|US6132520 *||Jul 30, 1998||Oct 17, 2000||Howmet Research Corporation||Removal of thermal barrier coatings|
|US6244327||Dec 8, 1998||Jun 12, 2001||Allison Engine Company, Inc.||Method of making single-cast, high-temperature thin wall structures having a high thermal conductivity member connecting the walls|
|US6255000||Jun 7, 1995||Jul 3, 2001||Allison Engine Company, Inc.||Single-cast, high-temperature, thin wall structures|
|US6739380||Apr 10, 2003||May 25, 2004||Rolls-Royce Corporation||Method and apparatus for removing ceramic material from cast components|
|US8409493||Apr 2, 2013||Rolls-Royce Corporation||Systems and methods for leaching a material from an object|
|US8828214||Dec 28, 2011||Sep 9, 2014||Rolls-Royce Corporation||System, method, and apparatus for leaching cast components|
|US20040003909 *||Apr 10, 2003||Jan 8, 2004||Schlienger Max Eric||Method and apparatus for removing ceramic material from cast components|
|US20110048172 *||Aug 6, 2010||Mar 3, 2011||Max Eric Schlienger||Systems and methods for leaching a material from an object|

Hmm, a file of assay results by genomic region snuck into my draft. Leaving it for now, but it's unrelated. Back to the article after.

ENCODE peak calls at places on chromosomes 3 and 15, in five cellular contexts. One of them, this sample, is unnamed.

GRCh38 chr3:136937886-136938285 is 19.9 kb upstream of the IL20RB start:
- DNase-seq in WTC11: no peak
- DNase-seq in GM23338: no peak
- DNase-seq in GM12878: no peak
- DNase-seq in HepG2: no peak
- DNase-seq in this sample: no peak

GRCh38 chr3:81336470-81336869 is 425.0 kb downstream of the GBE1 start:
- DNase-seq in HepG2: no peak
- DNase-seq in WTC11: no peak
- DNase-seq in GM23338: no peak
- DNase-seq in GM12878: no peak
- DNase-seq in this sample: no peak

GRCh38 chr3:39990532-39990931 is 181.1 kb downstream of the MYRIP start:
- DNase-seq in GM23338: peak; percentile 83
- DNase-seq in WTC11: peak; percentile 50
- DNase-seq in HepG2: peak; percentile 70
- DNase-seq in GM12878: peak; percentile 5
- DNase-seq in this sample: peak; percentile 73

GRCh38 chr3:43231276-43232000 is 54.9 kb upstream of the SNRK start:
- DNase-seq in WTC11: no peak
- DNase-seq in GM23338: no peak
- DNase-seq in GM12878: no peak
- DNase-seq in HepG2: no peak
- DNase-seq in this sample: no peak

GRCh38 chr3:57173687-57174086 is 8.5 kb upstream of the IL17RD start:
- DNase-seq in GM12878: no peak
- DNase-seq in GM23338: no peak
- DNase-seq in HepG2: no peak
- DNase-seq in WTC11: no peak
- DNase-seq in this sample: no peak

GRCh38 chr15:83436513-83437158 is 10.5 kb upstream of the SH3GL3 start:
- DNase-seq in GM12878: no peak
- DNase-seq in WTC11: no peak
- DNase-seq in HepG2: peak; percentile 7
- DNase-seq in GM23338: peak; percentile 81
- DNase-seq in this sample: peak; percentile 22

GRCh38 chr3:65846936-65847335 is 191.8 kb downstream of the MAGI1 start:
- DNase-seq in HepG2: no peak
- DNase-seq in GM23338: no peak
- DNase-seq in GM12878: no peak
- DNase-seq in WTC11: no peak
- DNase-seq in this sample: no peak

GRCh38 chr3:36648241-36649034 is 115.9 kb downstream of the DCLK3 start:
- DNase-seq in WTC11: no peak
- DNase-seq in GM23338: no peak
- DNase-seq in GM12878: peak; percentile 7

|U.S. Classification||164/122.2, 164/132|
|International Classification||B22D29/00, B22C1/00, B22C9/10|
|Cooperative Classification||B22C1/00, B22D29/002, B22C9/10|
|European Classification||B22D29/00A1, B22C9/10, B22C1/00|
|Oct 31, 1984||AS||Assignment|
Owner name: ROLLS-ROYCE LIMITED, 65 BUCKINGHAM GATE, LONDON SW
Free format text: ASSIGNMENT OF ASSIGNORS INTEREST.;ASSIGNORS:MILLS, DAVID;KINGTON, ALAN D.;REEL/FRAME:004322/0252;SIGNING DATES FROM 19840912 TO 19841001
|Apr 17, 1989||FPAY||Fee payment|
Year of fee payment: 4
|Apr 9, 1993||FPAY||Fee payment|
Year of fee payment: 8
|Apr 14, 1997||FPAY||Fee payment|
Year of fee payment: 12